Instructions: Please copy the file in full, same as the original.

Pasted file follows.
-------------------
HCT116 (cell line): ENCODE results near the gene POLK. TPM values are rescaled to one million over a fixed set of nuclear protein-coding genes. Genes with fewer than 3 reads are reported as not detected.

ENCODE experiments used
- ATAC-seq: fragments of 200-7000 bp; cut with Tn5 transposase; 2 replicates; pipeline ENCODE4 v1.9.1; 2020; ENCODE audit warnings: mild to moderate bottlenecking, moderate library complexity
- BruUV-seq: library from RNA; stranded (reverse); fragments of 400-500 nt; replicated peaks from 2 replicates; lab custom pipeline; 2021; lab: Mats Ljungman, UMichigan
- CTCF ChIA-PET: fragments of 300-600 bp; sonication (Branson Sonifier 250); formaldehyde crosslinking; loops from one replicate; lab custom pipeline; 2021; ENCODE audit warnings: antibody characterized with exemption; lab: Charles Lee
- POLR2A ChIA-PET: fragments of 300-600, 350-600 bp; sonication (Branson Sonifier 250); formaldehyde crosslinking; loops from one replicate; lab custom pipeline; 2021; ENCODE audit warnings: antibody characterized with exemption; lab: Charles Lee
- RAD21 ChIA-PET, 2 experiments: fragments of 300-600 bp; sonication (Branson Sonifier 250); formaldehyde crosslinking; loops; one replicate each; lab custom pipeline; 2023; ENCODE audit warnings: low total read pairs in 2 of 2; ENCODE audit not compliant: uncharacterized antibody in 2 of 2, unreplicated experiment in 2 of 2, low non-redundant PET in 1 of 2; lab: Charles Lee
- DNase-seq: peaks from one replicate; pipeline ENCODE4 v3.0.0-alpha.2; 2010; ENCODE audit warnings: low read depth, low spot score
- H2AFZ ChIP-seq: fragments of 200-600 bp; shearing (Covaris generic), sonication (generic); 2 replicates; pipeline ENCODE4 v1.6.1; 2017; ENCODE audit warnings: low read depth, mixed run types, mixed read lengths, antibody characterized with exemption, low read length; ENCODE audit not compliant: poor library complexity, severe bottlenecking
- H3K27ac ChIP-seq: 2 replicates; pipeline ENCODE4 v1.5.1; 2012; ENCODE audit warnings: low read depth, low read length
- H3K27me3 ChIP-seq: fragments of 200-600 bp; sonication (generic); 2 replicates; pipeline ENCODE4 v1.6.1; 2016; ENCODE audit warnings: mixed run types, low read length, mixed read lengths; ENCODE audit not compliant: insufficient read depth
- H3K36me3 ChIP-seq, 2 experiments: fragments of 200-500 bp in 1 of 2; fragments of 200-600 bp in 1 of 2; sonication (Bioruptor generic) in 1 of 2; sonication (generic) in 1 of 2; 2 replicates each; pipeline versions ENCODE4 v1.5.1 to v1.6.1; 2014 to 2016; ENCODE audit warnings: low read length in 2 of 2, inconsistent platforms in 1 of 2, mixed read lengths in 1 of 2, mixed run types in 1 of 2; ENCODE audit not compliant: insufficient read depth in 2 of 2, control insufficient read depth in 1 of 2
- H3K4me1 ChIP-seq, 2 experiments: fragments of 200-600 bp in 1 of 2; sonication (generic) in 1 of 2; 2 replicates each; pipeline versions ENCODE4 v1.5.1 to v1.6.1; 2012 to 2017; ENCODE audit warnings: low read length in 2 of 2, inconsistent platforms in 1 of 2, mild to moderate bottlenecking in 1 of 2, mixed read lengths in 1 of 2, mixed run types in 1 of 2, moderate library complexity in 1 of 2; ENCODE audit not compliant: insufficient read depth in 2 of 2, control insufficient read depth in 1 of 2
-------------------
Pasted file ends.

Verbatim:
HCT116 (cell line): ENCODE results near the gene POLK. TPM values are rescaled to one million over a fixed set of nuclear protein-coding genes. Genes with fewer than 3 reads are reported as not detected.

ENCODE experiments used
- ATAC-seq: fragments of 200-7000 bp; cut with Tn5 transposase; 2 replicates; pipeline ENCODE4 v1.9.1; 2020; ENCODE audit warnings: mild to moderate bottlenecking, moderate library complexity
- BruUV-seq: library from RNA; stranded (reverse); fragments of 400-500 nt; replicated peaks from 2 replicates; lab custom pipeline; 2021; lab: Mats Ljungman, UMichigan
- CTCF ChIA-PET: fragments of 300-600 bp; sonication (Branson Sonifier 250); formaldehyde crosslinking; loops from one replicate; lab custom pipeline; 2021; ENCODE audit warnings: antibody characterized with exemption; lab: Charles Lee
- POLR2A ChIA-PET: fragments of 300-600, 350-600 bp; sonication (Branson Sonifier 250); formaldehyde crosslinking; loops from one replicate; lab custom pipeline; 2021; ENCODE audit warnings: antibody characterized with exemption; lab: Charles Lee
- RAD21 ChIA-PET, 2 experiments: fragments of 300-600 bp; sonication (Branson Sonifier 250); formaldehyde crosslinking; loops; one replicate each; lab custom pipeline; 2023; ENCODE audit warnings: low total read pairs in 2 of 2; ENCODE audit not compliant: uncharacterized antibody in 2 of 2, unreplicated experiment in 2 of 2, low non-redundant PET in 1 of 2; lab: Charles Lee
- DNase-seq: peaks from one replicate; pipeline ENCODE4 v3.0.0-alpha.2; 2010; ENCODE audit warnings: low read depth, low spot score
- H2AFZ ChIP-seq: fragments of 200-600 bp; shearing (Covaris generic), sonication (generic); 2 replicates; pipeline ENCODE4 v1.6.1; 2017; ENCODE audit warnings: low read depth, mixed run types, mixed read lengths, antibody characterized with exemption, low read length; ENCODE audit not compliant: poor library complexity, severe bottlenecking
- H3K27ac ChIP-seq: 2 replicates; pipeline ENCODE4 v1.5.1; 2012; ENCODE audit warnings: low read depth, low read length
- H3K27me3 ChIP-seq: fragments of 200-600 bp; sonication (generic); 2 replicates; pipeline ENCODE4 v1.6.1; 2016; ENCODE audit warnings: mixed run types, low read length, mixed read lengths; ENCODE audit not compliant: insufficient read depth
- H3K36me3 ChIP-seq, 2 experiments: fragments of 200-500 bp in 1 of 2; fragments of 200-600 bp in 1 of 2; sonication (Bioruptor generic) in 1 of 2; sonication (generic) in 1 of 2; 2 replicates each; pipeline versions ENCODE4 v1.5.1 to v1.6.1; 2014 to 2016; ENCODE audit warnings: low read length in 2 of 2, inconsistent platforms in 1 of 2, mixed read lengths in 1 of 2, mixed run types in 1 of 2; ENCODE audit not compliant: insufficient read depth in 2 of 2, control insufficient read depth in 1 of 2
- H3K4me1 ChIP-seq, 2 experiments: fragments of 200-600 bp in 1 of 2; sonication (generic) in 1 of 2; 2 replicates each; pipeline versions ENCODE4 v1.5.1 to v1.6.1; 2012 to 2017; ENCODE audit warnings: low read length in 2 of 2, inconsistent platforms in 1 of 2, mild to moderate bottlenecking in 1 of 2, mixed read lengths in 1 of 2, mixed run types in 1 of 2, moderate library complexity in 1 of 2; ENCODE audit not compliant: insufficient read depth in 2 of 2, control insufficient read depth in 1 of 2